A lot of the design that gets featured on TreeHugger has a familiar look: lots of wood and bamboo, both chosen for their soft, organic feel, ability to sequester carbon dioxide, and their almost infinite renewability. Missouri-based designer Cole Scego takes a completely different approach to creating sustainable design, using non-renewable (but highly recyclable) materials like aluminum and steel to "produce work that will stand the test of time...I design my work to last, to be handed from one generation to another."
A strict vegetarian, Cole believes that happiness and well-being are strongly associated with your living environment, and he works to create as much happiness as possible with his vibrant, vividly-colored designs. If you've been looking for a pop of color to really tie the room together, this might be it; just be sure that your kids like the color. Hit the jump for more pics and a closer look at his artist's statement. ::Cole Scego Design via ::Land+Living
I strive to provide my clients with quality, high end pieces that serve not only as tangible objects, but also as cherished works of art. As the world moves toward the ideology of sustainability and away from the love of consumerism and throw away products, I strive to produce work that will stand the test of time. I use durable materials such as aluminum and steel to construct each piece and apply a multilayer powder coat finish. I design my work to last, to be handed from one generation to another and to sell at auctions for millions in the near future. I make great efforts to produce work that creates a positive impact on its proposed environment. I believe my work is a great investment in function, sustainibility, and visual inspiration.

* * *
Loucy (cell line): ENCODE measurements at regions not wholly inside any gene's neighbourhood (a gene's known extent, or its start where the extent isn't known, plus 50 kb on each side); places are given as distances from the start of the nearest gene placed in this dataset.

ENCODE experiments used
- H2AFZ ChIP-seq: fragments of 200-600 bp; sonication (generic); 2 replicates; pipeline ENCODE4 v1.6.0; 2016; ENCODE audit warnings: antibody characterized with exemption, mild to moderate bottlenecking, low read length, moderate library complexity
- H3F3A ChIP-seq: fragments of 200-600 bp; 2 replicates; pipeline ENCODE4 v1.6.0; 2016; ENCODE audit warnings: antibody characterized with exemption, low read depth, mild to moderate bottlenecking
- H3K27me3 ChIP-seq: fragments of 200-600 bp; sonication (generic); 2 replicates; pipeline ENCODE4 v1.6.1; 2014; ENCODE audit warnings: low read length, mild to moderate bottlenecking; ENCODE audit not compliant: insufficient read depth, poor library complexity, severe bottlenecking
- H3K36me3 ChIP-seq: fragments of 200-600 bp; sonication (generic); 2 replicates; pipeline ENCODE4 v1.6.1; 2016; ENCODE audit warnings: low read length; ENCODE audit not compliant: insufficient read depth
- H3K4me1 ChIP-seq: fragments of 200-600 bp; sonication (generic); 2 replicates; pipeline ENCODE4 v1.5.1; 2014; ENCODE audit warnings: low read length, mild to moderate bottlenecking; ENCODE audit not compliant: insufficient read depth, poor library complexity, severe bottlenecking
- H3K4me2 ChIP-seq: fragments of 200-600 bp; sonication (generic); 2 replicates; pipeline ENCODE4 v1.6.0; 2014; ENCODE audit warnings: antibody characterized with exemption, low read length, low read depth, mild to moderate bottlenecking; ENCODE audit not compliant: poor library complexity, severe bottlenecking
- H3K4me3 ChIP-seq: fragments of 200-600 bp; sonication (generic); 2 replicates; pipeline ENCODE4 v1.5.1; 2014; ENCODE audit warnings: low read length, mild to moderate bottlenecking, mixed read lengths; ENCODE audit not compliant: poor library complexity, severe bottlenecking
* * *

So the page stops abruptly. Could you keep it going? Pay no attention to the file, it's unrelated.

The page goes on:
Most of my pieces are conceptualized in my head and then simply drawn out on paper with pencil before a final drawing is produced using the computer. After the pieces are fabricated I sandblast them and then use a set of biodegradable cleaning solutions and a chemical seal to prep them for powder coating. I choose to use powder coating because it is much more friendly to the environment than traditional solvent based paints, as it contains no volatile organic compounds. (VOC's) Powder coating is applied electrostatically in a dry form. The product receives a negative charge through a ground, as the powder receives a positive charge from the application gun. The powder material basically adheres like a magnet until it is baked on. Using an airbrush with traditional solvent based paints you can achieve direct and finite spray patterns, you cannot do this when applying powder, for example, when spraying powder onto the front side of a piece of steel the powder actually wraps around the part adhering to the backside. To achieve multi-color, multi-layer finishes and other desired characteristics it was necessary for me to explore and create various masking, spraying, and application techniques not commonly used in the field of powder coating. I am one of very few people in the world developing these techniques out of necessity and curiosity. Most powder coating applications use only one color and a single coat. I often use up to 10 colors and a clear coat on a single piece. I have spent a great deal of time developing a wide variety of application techniques to achieve the desired finish on my work and I hope you can appreciate the beauty and deviation from the norm.